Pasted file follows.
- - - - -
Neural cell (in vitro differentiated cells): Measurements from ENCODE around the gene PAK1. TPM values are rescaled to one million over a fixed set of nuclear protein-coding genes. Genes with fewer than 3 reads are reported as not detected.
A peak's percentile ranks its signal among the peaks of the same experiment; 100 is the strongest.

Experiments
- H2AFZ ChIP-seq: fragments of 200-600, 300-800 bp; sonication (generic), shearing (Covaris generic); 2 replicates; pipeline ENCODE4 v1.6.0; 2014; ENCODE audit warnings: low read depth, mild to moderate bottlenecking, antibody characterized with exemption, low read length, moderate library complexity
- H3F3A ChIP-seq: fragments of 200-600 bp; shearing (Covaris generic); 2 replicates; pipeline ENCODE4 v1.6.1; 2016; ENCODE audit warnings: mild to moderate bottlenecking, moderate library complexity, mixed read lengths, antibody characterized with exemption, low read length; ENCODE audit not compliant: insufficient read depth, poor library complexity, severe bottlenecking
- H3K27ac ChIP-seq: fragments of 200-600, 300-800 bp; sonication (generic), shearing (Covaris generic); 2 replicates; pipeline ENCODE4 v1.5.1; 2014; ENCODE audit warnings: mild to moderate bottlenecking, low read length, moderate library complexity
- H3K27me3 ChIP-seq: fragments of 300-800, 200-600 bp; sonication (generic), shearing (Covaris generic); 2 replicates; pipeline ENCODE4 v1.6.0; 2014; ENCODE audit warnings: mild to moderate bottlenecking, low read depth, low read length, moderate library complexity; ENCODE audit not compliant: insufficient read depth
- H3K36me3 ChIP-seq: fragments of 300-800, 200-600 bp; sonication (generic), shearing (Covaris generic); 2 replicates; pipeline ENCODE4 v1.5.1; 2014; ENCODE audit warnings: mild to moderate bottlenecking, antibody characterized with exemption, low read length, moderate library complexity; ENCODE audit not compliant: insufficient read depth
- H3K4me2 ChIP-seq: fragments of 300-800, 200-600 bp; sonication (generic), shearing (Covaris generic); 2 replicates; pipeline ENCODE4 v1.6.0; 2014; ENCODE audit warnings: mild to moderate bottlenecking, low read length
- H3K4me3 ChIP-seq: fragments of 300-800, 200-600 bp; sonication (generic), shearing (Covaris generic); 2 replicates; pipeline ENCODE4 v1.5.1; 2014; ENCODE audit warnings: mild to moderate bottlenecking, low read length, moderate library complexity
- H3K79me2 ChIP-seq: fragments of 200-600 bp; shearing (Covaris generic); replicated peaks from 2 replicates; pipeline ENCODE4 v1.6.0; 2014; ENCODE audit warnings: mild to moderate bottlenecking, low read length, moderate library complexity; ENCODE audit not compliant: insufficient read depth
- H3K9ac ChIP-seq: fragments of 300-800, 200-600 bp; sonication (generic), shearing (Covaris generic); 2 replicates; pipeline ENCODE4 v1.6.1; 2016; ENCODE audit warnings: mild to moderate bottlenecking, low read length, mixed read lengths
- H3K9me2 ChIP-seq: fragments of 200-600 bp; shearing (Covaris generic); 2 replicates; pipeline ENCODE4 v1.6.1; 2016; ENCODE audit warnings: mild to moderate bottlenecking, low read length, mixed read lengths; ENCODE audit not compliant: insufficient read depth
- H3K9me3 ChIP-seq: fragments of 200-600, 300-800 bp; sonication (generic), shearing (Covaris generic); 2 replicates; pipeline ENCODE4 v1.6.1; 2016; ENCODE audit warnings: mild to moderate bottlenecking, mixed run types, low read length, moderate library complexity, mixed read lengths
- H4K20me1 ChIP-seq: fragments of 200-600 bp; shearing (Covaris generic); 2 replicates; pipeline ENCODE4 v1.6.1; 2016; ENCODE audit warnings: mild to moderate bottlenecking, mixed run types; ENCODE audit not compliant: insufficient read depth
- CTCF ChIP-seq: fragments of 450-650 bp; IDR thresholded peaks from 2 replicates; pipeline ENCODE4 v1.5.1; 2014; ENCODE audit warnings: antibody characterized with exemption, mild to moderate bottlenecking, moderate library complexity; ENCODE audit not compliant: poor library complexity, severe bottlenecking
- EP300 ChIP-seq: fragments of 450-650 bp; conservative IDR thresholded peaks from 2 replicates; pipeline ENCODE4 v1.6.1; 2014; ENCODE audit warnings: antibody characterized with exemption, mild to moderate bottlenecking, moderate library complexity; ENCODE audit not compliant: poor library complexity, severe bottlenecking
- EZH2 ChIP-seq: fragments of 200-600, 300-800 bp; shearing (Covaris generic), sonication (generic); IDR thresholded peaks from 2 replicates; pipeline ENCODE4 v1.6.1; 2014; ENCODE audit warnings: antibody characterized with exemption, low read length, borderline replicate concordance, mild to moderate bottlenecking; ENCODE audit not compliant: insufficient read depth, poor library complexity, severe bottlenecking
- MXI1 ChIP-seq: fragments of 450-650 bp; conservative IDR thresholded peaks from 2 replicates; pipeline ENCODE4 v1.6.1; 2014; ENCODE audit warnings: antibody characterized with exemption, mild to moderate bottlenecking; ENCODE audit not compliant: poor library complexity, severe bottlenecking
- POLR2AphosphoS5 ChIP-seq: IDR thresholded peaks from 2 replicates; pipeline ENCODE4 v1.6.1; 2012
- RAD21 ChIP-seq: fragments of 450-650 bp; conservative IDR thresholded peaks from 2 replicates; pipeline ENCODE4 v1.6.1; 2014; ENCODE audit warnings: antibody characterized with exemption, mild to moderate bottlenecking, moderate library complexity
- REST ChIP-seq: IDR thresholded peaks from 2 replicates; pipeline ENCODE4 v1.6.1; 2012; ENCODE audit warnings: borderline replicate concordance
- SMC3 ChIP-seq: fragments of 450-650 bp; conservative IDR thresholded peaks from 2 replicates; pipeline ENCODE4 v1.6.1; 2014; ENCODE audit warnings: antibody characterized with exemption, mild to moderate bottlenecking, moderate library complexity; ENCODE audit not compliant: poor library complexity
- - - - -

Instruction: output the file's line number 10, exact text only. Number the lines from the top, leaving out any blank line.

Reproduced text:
- H3K4me3 ChIP-seq: fragments of 300-800, 200-600 bp; sonication (generic), shearing (Covaris generic); 2 replicates; pipeline ENCODE4 v1.5.1; 2014; ENCODE audit warnings: mild to moderate bottlenecking, low read length, moderate library complexity